Jeff Jacoby
John Kerry finally got a clue on Syria last week. Is it too much to hope that the Obama administration might follow suit?

For years, the senior senator from Massachusetts has been an advocate of appeasement with Syria. He has insisted that Washington and Damascus have "shared interests" that justify warmer ties, and has championed diplomatic and financial incentives to coax the regime of Bashar al-Assad away from its partnership with Iran and its support for terrorism. Kerry has repeatedly traveled to Damascus to woo Assad, and was confidently predicting not long ago that "Syria will move, Syria will change, as it embraces a legitimate relationship with the United States and the West."

But last week, with Syrian tanks shelling residential neighborhoods and the death toll in the government's savage crackdown on popular protests nearing a thousand, Kerry woke up to reality at last. He conceded that the Syrian dictator "is obviously not a reformer now" and that continued engagement with the bloody regime in Damascus is pointless. Given the carnage in Syria, it should never have taken Kerry so long to abandon his delusional belief that the House of Assad is anything but a tyrannical gang of thugs. But at least he abandoned it. That's more progress than the White House has made.

"The defining characteristic of the Obama administration's response to revolution in the Arab world has been its slowness," the Washington Post editorialized last month. Nowhere has this diffidence been more pronounced -- or less defensible -- than in connection with Syria.

Under the 40-year rule of the Assads, Syria has been distinguished only for its sociopathic foreign policy and its unremitting hostility to the United States. During the Cold War, it was a reliable supporter of the Soviet Union; today it is a close ally of the brutal theocracy in Iran. It undermines and destabilizes Lebanon, which it regards as a part of "Greater Syria." It is an implacable enemy of Israel. It actively supports Hamas and Hezbollah, the Middle East's deadliest terror organizations. It violates nuclear non-proliferation agreements, and with North Korea's help constructed a plutonium-producing nuclear reactor. And during the US war in Iraq, it dispatched thousands of jihadists to kill American troops.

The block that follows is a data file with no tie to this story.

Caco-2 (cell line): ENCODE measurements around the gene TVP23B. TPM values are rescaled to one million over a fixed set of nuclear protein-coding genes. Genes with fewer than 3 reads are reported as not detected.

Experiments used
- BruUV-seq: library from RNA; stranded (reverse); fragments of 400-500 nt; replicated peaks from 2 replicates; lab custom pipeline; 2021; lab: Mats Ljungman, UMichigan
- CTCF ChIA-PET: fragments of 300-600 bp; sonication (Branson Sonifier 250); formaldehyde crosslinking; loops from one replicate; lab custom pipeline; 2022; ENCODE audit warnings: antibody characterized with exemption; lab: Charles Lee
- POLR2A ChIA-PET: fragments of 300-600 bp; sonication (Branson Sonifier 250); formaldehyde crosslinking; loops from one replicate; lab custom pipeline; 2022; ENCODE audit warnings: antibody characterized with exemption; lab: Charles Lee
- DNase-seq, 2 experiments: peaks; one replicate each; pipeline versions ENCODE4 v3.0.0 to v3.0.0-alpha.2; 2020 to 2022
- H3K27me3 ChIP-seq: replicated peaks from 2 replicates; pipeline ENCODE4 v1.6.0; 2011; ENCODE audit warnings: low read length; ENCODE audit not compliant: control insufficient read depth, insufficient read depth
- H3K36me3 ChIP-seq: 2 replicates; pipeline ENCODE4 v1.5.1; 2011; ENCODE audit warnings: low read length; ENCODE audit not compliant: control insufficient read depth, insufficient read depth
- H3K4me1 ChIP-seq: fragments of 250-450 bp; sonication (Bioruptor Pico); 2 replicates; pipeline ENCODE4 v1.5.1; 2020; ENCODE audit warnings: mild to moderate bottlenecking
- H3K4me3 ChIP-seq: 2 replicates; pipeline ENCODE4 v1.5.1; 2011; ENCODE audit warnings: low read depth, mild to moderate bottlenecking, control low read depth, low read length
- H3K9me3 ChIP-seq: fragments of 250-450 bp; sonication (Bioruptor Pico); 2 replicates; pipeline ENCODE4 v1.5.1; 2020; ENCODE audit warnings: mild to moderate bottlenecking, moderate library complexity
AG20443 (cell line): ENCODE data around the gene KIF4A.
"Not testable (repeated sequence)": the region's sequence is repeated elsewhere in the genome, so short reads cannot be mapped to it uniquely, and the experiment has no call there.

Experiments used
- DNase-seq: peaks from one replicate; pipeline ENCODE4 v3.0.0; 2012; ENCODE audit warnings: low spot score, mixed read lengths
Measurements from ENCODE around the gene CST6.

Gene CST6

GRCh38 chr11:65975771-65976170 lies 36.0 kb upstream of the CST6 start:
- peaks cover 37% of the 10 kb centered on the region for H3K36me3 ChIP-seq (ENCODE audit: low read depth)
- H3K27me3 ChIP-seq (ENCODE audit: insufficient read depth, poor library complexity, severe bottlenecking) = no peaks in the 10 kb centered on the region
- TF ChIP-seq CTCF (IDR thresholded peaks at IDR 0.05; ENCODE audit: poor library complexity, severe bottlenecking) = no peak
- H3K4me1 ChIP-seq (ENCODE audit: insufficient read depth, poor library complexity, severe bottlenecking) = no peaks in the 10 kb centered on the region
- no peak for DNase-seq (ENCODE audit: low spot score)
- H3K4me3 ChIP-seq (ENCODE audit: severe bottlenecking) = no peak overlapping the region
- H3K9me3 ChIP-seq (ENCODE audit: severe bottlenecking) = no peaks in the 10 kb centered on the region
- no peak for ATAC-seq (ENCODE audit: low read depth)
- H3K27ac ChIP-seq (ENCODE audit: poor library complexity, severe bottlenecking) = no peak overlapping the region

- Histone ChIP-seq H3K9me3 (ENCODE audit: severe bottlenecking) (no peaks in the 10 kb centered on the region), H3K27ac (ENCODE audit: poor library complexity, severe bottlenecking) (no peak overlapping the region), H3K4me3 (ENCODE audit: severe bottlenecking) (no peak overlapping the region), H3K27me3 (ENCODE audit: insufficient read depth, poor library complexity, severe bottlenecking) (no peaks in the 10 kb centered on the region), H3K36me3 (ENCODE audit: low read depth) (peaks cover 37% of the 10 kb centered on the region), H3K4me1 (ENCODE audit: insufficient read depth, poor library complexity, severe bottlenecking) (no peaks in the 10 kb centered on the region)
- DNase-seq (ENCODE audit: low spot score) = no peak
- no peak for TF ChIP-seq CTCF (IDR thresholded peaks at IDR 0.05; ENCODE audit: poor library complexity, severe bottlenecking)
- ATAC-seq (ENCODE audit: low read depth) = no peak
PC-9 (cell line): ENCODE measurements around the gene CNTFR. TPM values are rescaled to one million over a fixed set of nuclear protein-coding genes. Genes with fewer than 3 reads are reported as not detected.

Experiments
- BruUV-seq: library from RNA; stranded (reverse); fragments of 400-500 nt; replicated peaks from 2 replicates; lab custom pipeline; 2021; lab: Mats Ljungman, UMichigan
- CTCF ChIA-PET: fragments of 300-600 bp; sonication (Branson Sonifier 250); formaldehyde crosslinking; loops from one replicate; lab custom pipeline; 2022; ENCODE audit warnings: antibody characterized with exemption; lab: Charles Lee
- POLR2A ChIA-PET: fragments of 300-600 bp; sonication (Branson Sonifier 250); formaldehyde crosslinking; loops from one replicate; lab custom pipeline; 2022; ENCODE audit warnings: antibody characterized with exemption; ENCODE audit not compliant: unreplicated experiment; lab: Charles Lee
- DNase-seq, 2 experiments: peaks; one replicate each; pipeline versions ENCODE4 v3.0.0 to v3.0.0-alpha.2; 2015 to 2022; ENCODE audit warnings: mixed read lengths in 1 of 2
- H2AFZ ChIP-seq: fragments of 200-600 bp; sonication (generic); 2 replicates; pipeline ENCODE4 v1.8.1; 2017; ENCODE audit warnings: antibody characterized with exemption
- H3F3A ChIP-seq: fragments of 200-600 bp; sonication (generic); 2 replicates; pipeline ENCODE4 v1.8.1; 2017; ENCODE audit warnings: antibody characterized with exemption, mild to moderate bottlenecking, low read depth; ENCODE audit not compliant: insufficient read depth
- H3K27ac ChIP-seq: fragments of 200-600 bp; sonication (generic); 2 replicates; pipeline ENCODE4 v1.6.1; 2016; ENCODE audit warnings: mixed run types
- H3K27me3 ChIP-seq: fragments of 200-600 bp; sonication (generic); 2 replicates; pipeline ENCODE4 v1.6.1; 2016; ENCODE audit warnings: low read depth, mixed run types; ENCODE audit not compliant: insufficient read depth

If ever a government deserved America's contempt and condemnation, the Syrian government does. If ever a popular uprising deserved American encouragement, the Syrian uprising does. Yet the Obama administration, which (eventually) pressed Egypt's Hosni Mubarak to resign and (belatedly) condemned Moammar Qaddafi's onslaught against protesters in Libya, remains indecisive and incoherent on the ferocious Assad crackdown in Syria.

Instead of seizing a historic opportunity to stand with Syria's people, the White House makes excuses for Syria's rulers. Assad and his clique "have an opportunity still to bring about a reform agenda," Secretary of State Hillary Clinton told an Italian interviewer on May 6. "People do believe there is a possible path forward with Syria." Does Clinton expect anyone to believe that? Can she possibly believe it herself?

So far the United States has responded to the killings and mass arrests by freezing the assets of a few Syrian officials -- not including Bashar al-Assad. "This sharpens the choice for Syrian leaders who are involved in the decisions," an administration official told reporters. "Assad could be next."

But Assad knows he has little reason to worry. The Obama administration has not recalled its ambassador from Damascus, or expelled the Syrian ambassador from Washington. The president has yet to denounce the atrocities in Syria with anything like the forceful outrage of his statements on Libya. No wonder Assad's spokeswoman brushes aside the administration's views on Syria as "not too bad," and shrugs off the milquetoast sanctions as nothing to worry about.

For weeks, throngs of Syrian protesters have been chanting, "Al-sha'ab yoreed isqat al nizam" -- "The people want to overthrow the regime." They are publicly proclaiming the illegitimacy of their cruel government, and risking their lives each time they do so. They are not asking for outside military intervention. But surely they are entitled to the vigorous, vocal support of the president of the United States. He is called the leader of the free world for a reason. Does he understand what that that reason is? If so, this is the hour to show it.

Jeff Jacoby

Jeff Jacoby is an Op-Ed writer for the Boston Globe, a radio political commentator, and a contributing columnist for